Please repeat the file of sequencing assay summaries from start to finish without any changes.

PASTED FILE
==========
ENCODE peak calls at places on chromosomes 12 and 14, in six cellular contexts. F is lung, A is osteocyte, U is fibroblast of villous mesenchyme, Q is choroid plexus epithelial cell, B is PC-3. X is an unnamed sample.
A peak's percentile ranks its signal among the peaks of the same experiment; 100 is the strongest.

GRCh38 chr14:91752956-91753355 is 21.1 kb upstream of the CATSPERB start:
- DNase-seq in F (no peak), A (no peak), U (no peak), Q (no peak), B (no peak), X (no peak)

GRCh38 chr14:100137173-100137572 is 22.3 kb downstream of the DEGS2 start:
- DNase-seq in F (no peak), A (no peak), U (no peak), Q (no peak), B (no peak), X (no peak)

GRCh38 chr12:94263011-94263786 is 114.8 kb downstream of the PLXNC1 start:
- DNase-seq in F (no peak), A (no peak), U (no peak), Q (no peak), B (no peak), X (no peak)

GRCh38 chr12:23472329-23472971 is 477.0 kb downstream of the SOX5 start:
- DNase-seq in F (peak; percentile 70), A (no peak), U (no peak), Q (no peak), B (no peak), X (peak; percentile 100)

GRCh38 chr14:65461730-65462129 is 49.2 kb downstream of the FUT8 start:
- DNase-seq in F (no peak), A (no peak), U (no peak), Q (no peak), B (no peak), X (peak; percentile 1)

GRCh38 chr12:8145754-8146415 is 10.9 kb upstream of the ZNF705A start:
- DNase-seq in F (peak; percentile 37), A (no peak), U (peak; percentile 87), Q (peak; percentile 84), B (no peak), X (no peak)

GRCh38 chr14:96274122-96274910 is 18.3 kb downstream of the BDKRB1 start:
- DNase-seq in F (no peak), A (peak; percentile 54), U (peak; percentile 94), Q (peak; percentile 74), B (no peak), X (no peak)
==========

ENCODE peak calls at places on chromosomes 12 and 14, in six cellular contexts. F is lung, A is osteocyte, U is fibroblast of villous mesenchyme, Q is choroid plexus epithelial cell, B is PC-3. X is an unnamed sample.
A peak's percentile ranks its signal among the peaks of the same experiment; 100 is the strongest.

GRCh38 chr14:91752956-91753355 is 21.1 kb upstream of the CATSPERB start:
- DNase-seq in F (no peak), A (no peak), U (no peak), Q (no peak), B (no peak), X (no peak)

GRCh38 chr14:100137173-100137572 is 22.3 kb downstream of the DEGS2 start:
- DNase-seq in F (no peak), A (no peak), U (no peak), Q (no peak), B (no peak), X (no peak)

GRCh38 chr12:94263011-94263786 is 114.8 kb downstream of the PLXNC1 start:
- DNase-seq in F (no peak), A (no peak), U (no peak), Q (no peak), B (no peak), X (no peak)

GRCh38 chr12:23472329-23472971 is 477.0 kb downstream of the SOX5 start:
- DNase-seq in F (peak; percentile 70), A (no peak), U (no peak), Q (no peak), B (no peak), X (peak; percentile 100)

GRCh38 chr14:65461730-65462129 is 49.2 kb downstream of the FUT8 start:
- DNase-seq in F (no peak), A (no peak), U (no peak), Q (no peak), B (no peak), X (peak; percentile 1)

GRCh38 chr12:8145754-8146415 is 10.9 kb upstream of the ZNF705A start:
- DNase-seq in F (peak; percentile 37), A (no peak), U (peak; percentile 87), Q (peak; percentile 84), B (no peak), X (no peak)

GRCh38 chr14:96274122-96274910 is 18.3 kb downstream of the BDKRB1 start:
- DNase-seq in F (no peak), A (peak; percentile 54), U (peak; percentile 94), Q (peak; percentile 74), B (no peak), X (no peak)